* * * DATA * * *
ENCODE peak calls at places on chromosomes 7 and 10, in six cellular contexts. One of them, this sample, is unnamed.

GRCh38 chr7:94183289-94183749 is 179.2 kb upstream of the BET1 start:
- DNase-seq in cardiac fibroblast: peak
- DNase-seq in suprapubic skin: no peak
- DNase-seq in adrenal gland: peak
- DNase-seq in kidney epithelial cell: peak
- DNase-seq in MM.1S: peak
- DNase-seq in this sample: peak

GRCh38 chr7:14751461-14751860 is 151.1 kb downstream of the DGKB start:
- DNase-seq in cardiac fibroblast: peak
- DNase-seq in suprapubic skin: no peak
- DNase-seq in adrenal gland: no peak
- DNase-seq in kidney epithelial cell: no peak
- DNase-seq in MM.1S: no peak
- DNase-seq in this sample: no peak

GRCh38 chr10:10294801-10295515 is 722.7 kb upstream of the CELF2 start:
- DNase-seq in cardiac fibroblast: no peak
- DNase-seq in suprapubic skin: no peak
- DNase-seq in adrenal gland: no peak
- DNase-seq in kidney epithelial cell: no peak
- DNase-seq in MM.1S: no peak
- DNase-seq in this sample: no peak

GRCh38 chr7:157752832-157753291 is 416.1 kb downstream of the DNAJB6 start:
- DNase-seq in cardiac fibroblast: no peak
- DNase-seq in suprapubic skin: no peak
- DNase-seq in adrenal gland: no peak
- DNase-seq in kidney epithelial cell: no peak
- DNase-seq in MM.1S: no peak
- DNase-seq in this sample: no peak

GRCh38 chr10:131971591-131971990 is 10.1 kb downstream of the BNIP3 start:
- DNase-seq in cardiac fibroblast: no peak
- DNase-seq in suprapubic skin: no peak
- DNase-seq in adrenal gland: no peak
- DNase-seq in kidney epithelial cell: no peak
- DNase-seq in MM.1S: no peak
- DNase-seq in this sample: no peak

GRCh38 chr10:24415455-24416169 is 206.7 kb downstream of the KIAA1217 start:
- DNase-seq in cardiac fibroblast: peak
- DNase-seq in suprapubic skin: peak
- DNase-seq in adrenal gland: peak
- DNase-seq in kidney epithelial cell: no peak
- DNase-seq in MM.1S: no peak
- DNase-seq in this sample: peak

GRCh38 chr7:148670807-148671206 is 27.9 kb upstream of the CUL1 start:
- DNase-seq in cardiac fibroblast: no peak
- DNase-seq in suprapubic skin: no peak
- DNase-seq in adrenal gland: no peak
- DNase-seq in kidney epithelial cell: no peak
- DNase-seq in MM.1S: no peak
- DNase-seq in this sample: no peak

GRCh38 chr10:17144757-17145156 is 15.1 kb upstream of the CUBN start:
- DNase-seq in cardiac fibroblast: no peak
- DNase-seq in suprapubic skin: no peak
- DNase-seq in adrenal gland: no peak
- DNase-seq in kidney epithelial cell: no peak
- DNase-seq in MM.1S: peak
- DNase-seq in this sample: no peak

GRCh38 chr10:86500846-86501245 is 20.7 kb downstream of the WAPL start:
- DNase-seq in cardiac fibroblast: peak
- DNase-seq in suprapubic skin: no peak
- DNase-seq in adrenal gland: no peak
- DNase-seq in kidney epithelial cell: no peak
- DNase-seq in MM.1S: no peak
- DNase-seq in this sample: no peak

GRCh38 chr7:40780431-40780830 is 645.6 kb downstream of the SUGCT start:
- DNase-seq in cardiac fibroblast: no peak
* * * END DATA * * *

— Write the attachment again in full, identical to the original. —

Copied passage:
ENCODE peak calls at places on chromosomes 7 and 10, in six cellular contexts. One of them, this sample, is unnamed.

GRCh38 chr7:94183289-94183749 is 179.2 kb upstream of the BET1 start:
- DNase-seq in cardiac fibroblast: peak
- DNase-seq in suprapubic skin: no peak
- DNase-seq in adrenal gland: peak
- DNase-seq in kidney epithelial cell: peak
- DNase-seq in MM.1S: peak
- DNase-seq in this sample: peak

GRCh38 chr7:14751461-14751860 is 151.1 kb downstream of the DGKB start:
- DNase-seq in cardiac fibroblast: peak
- DNase-seq in suprapubic skin: no peak
- DNase-seq in adrenal gland: no peak
- DNase-seq in kidney epithelial cell: no peak
- DNase-seq in MM.1S: no peak
- DNase-seq in this sample: no peak

GRCh38 chr10:10294801-10295515 is 722.7 kb upstream of the CELF2 start:
- DNase-seq in cardiac fibroblast: no peak
- DNase-seq in suprapubic skin: no peak
- DNase-seq in adrenal gland: no peak
- DNase-seq in kidney epithelial cell: no peak
- DNase-seq in MM.1S: no peak
- DNase-seq in this sample: no peak

GRCh38 chr7:157752832-157753291 is 416.1 kb downstream of the DNAJB6 start:
- DNase-seq in cardiac fibroblast: no peak
- DNase-seq in suprapubic skin: no peak
- DNase-seq in adrenal gland: no peak
- DNase-seq in kidney epithelial cell: no peak
- DNase-seq in MM.1S: no peak
- DNase-seq in this sample: no peak

GRCh38 chr10:131971591-131971990 is 10.1 kb downstream of the BNIP3 start:
- DNase-seq in cardiac fibroblast: no peak
- DNase-seq in suprapubic skin: no peak
- DNase-seq in adrenal gland: no peak
- DNase-seq in kidney epithelial cell: no peak
- DNase-seq in MM.1S: no peak
- DNase-seq in this sample: no peak

GRCh38 chr10:24415455-24416169 is 206.7 kb downstream of the KIAA1217 start:
- DNase-seq in cardiac fibroblast: peak
- DNase-seq in suprapubic skin: peak
- DNase-seq in adrenal gland: peak
- DNase-seq in kidney epithelial cell: no peak
- DNase-seq in MM.1S: no peak
- DNase-seq in this sample: peak

GRCh38 chr7:148670807-148671206 is 27.9 kb upstream of the CUL1 start:
- DNase-seq in cardiac fibroblast: no peak
- DNase-seq in suprapubic skin: no peak
- DNase-seq in adrenal gland: no peak
- DNase-seq in kidney epithelial cell: no peak
- DNase-seq in MM.1S: no peak
- DNase-seq in this sample: no peak

GRCh38 chr10:17144757-17145156 is 15.1 kb upstream of the CUBN start:
- DNase-seq in cardiac fibroblast: no peak
- DNase-seq in suprapubic skin: no peak
- DNase-seq in adrenal gland: no peak
- DNase-seq in kidney epithelial cell: no peak
- DNase-seq in MM.1S: peak
- DNase-seq in this sample: no peak

GRCh38 chr10:86500846-86501245 is 20.7 kb downstream of the WAPL start:
- DNase-seq in cardiac fibroblast: peak
- DNase-seq in suprapubic skin: no peak
- DNase-seq in adrenal gland: no peak
- DNase-seq in kidney epithelial cell: no peak
- DNase-seq in MM.1S: no peak
- DNase-seq in this sample: no peak

GRCh38 chr7:40780431-40780830 is 645.6 kb downstream of the SUGCT start:
- DNase-seq in cardiac fibroblast: no peak